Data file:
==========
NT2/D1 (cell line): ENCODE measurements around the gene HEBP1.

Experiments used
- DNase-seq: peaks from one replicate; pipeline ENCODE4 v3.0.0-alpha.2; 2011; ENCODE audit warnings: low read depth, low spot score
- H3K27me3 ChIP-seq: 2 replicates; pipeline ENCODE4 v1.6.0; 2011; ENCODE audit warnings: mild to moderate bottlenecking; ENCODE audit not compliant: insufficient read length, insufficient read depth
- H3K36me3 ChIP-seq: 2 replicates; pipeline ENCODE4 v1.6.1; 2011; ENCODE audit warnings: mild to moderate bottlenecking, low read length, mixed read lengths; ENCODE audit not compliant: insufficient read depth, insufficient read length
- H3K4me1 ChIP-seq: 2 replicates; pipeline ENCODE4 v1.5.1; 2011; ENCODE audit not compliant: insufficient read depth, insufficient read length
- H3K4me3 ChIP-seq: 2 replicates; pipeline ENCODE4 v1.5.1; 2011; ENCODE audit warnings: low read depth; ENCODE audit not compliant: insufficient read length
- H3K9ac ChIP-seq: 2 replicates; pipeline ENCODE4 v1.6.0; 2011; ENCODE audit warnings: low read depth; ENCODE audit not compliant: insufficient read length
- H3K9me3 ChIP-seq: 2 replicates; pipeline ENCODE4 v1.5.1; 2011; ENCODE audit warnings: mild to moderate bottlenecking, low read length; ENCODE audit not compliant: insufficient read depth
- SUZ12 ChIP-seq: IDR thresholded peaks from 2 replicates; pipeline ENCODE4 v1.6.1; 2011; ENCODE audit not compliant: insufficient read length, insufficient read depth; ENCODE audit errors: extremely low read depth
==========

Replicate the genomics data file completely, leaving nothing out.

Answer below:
NT2/D1 (cell line): ENCODE measurements around the gene HEBP1.

Experiments used
- DNase-seq: peaks from one replicate; pipeline ENCODE4 v3.0.0-alpha.2; 2011; ENCODE audit warnings: low read depth, low spot score
- H3K27me3 ChIP-seq: 2 replicates; pipeline ENCODE4 v1.6.0; 2011; ENCODE audit warnings: mild to moderate bottlenecking; ENCODE audit not compliant: insufficient read length, insufficient read depth
- H3K36me3 ChIP-seq: 2 replicates; pipeline ENCODE4 v1.6.1; 2011; ENCODE audit warnings: mild to moderate bottlenecking, low read length, mixed read lengths; ENCODE audit not compliant: insufficient read depth, insufficient read length
- H3K4me1 ChIP-seq: 2 replicates; pipeline ENCODE4 v1.5.1; 2011; ENCODE audit not compliant: insufficient read depth, insufficient read length
- H3K4me3 ChIP-seq: 2 replicates; pipeline ENCODE4 v1.5.1; 2011; ENCODE audit warnings: low read depth; ENCODE audit not compliant: insufficient read length
- H3K9ac ChIP-seq: 2 replicates; pipeline ENCODE4 v1.6.0; 2011; ENCODE audit warnings: low read depth; ENCODE audit not compliant: insufficient read length
- H3K9me3 ChIP-seq: 2 replicates; pipeline ENCODE4 v1.5.1; 2011; ENCODE audit warnings: mild to moderate bottlenecking, low read length; ENCODE audit not compliant: insufficient read depth
- SUZ12 ChIP-seq: IDR thresholded peaks from 2 replicates; pipeline ENCODE4 v1.6.1; 2011; ENCODE audit not compliant: insufficient read length, insufficient read depth; ENCODE audit errors: extremely low read depth